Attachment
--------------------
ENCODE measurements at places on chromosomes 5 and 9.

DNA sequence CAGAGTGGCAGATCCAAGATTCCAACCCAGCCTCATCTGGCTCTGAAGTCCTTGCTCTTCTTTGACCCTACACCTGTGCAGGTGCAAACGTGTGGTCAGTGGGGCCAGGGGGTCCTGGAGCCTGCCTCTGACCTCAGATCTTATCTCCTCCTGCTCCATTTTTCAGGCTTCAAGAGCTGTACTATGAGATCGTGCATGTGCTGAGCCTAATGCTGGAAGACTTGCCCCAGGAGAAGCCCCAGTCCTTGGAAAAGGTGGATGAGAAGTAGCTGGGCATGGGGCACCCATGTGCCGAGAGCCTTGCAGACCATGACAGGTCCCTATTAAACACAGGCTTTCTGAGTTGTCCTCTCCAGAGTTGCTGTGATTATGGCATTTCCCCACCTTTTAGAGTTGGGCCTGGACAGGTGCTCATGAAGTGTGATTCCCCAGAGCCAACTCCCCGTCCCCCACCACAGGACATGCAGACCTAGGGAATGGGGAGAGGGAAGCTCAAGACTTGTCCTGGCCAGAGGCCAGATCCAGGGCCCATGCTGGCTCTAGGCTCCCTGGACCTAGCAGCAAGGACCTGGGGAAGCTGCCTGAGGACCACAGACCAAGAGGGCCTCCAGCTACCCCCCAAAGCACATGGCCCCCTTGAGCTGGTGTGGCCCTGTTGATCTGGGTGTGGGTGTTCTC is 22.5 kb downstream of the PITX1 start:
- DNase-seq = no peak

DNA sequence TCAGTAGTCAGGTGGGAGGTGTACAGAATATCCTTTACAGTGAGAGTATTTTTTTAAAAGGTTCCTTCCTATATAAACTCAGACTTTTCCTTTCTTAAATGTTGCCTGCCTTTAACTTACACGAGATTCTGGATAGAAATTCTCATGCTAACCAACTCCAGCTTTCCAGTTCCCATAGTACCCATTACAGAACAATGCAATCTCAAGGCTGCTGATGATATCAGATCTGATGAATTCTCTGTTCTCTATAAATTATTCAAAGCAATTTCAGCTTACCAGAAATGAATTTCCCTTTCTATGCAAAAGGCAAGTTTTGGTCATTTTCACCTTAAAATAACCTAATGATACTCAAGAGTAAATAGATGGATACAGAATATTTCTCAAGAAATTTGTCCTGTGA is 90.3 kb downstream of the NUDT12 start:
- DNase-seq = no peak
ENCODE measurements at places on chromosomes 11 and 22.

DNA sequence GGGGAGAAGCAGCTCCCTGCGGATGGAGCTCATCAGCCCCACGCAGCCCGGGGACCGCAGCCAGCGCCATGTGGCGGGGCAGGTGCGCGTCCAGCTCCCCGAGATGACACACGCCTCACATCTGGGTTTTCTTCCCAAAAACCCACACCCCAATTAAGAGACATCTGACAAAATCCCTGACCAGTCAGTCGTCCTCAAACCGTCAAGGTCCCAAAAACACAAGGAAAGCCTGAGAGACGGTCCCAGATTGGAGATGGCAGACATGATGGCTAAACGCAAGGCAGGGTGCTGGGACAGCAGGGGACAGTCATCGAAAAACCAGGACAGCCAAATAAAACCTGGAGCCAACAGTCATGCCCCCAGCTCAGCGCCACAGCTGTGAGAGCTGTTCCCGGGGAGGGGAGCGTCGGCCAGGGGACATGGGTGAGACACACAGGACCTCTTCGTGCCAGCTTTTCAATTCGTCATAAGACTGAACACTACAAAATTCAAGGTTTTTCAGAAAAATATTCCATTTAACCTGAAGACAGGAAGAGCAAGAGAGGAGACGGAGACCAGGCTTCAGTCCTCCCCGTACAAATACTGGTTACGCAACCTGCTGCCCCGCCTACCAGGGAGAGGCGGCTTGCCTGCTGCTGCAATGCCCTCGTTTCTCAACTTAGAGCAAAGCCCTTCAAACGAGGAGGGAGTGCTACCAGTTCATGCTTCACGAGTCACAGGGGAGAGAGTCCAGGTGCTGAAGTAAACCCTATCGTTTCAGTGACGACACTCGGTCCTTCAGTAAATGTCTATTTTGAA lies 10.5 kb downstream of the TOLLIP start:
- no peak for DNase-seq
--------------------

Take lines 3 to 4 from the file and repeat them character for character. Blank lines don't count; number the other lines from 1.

- DNase-seq = no peak

DNA sequence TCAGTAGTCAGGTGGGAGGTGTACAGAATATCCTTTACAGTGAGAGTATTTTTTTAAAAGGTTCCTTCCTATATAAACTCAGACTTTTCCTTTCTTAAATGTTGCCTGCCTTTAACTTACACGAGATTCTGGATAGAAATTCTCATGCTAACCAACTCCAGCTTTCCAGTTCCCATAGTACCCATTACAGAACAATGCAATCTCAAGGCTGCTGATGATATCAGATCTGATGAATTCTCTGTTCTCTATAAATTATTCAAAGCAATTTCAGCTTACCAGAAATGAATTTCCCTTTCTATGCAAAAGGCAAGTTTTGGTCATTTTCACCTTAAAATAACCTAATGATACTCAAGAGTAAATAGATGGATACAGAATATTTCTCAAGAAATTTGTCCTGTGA is 90.3 kb downstream of the NUDT12 start: